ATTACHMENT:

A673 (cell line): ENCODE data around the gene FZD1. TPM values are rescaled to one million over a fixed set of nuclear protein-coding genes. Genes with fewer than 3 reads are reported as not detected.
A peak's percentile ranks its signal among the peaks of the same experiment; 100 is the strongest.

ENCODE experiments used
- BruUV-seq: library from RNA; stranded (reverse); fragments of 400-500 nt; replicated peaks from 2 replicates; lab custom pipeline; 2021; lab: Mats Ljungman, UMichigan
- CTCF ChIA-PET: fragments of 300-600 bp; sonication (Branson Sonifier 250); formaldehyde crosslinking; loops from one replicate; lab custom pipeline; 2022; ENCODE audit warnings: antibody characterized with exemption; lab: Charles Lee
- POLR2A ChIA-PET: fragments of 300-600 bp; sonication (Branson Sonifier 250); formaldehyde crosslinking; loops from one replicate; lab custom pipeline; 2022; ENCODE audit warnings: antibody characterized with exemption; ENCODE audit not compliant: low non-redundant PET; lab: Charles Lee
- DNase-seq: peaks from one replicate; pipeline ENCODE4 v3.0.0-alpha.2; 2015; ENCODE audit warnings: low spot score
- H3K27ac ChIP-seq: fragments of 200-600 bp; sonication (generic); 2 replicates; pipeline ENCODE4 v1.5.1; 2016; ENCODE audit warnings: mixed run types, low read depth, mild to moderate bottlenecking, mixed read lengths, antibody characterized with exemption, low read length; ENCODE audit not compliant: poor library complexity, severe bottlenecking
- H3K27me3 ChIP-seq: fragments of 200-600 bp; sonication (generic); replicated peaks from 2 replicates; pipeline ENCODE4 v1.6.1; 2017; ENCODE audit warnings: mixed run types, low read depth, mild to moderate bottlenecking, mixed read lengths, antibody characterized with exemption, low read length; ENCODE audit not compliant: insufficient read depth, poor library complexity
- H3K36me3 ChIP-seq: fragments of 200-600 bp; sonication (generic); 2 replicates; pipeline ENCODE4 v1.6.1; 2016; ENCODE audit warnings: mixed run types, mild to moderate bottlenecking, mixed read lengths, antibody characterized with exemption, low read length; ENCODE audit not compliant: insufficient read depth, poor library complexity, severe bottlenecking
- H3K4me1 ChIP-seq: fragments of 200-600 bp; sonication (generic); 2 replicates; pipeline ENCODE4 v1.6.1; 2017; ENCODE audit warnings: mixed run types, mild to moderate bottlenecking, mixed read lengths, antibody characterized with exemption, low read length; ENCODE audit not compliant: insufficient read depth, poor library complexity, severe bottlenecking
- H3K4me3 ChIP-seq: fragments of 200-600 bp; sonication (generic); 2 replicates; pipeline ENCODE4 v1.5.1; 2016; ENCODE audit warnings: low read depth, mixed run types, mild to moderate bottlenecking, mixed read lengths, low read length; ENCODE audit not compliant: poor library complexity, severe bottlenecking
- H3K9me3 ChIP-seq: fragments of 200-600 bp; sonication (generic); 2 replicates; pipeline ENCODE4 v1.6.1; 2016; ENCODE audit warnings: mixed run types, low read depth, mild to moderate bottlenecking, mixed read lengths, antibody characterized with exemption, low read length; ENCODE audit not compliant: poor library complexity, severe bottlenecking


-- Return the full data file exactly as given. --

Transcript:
A673 (cell line): ENCODE data around the gene FZD1. TPM values are rescaled to one million over a fixed set of nuclear protein-coding genes. Genes with fewer than 3 reads are reported as not detected.
A peak's percentile ranks its signal among the peaks of the same experiment; 100 is the strongest.

ENCODE experiments used
- BruUV-seq: library from RNA; stranded (reverse); fragments of 400-500 nt; replicated peaks from 2 replicates; lab custom pipeline; 2021; lab: Mats Ljungman, UMichigan
- CTCF ChIA-PET: fragments of 300-600 bp; sonication (Branson Sonifier 250); formaldehyde crosslinking; loops from one replicate; lab custom pipeline; 2022; ENCODE audit warnings: antibody characterized with exemption; lab: Charles Lee
- POLR2A ChIA-PET: fragments of 300-600 bp; sonication (Branson Sonifier 250); formaldehyde crosslinking; loops from one replicate; lab custom pipeline; 2022; ENCODE audit warnings: antibody characterized with exemption; ENCODE audit not compliant: low non-redundant PET; lab: Charles Lee
- DNase-seq: peaks from one replicate; pipeline ENCODE4 v3.0.0-alpha.2; 2015; ENCODE audit warnings: low spot score
- H3K27ac ChIP-seq: fragments of 200-600 bp; sonication (generic); 2 replicates; pipeline ENCODE4 v1.5.1; 2016; ENCODE audit warnings: mixed run types, low read depth, mild to moderate bottlenecking, mixed read lengths, antibody characterized with exemption, low read length; ENCODE audit not compliant: poor library complexity, severe bottlenecking
- H3K27me3 ChIP-seq: fragments of 200-600 bp; sonication (generic); replicated peaks from 2 replicates; pipeline ENCODE4 v1.6.1; 2017; ENCODE audit warnings: mixed run types, low read depth, mild to moderate bottlenecking, mixed read lengths, antibody characterized with exemption, low read length; ENCODE audit not compliant: insufficient read depth, poor library complexity
- H3K36me3 ChIP-seq: fragments of 200-600 bp; sonication (generic); 2 replicates; pipeline ENCODE4 v1.6.1; 2016; ENCODE audit warnings: mixed run types, mild to moderate bottlenecking, mixed read lengths, antibody characterized with exemption, low read length; ENCODE audit not compliant: insufficient read depth, poor library complexity, severe bottlenecking
- H3K4me1 ChIP-seq: fragments of 200-600 bp; sonication (generic); 2 replicates; pipeline ENCODE4 v1.6.1; 2017; ENCODE audit warnings: mixed run types, mild to moderate bottlenecking, mixed read lengths, antibody characterized with exemption, low read length; ENCODE audit not compliant: insufficient read depth, poor library complexity, severe bottlenecking
- H3K4me3 ChIP-seq: fragments of 200-600 bp; sonication (generic); 2 replicates; pipeline ENCODE4 v1.5.1; 2016; ENCODE audit warnings: low read depth, mixed run types, mild to moderate bottlenecking, mixed read lengths, low read length; ENCODE audit not compliant: poor library complexity, severe bottlenecking
- H3K9me3 ChIP-seq: fragments of 200-600 bp; sonication (generic); 2 replicates; pipeline ENCODE4 v1.6.1; 2016; ENCODE audit warnings: mixed run types, low read depth, mild to moderate bottlenecking, mixed read lengths, antibody characterized with exemption, low read length; ENCODE audit not compliant: poor library complexity, severe bottlenecking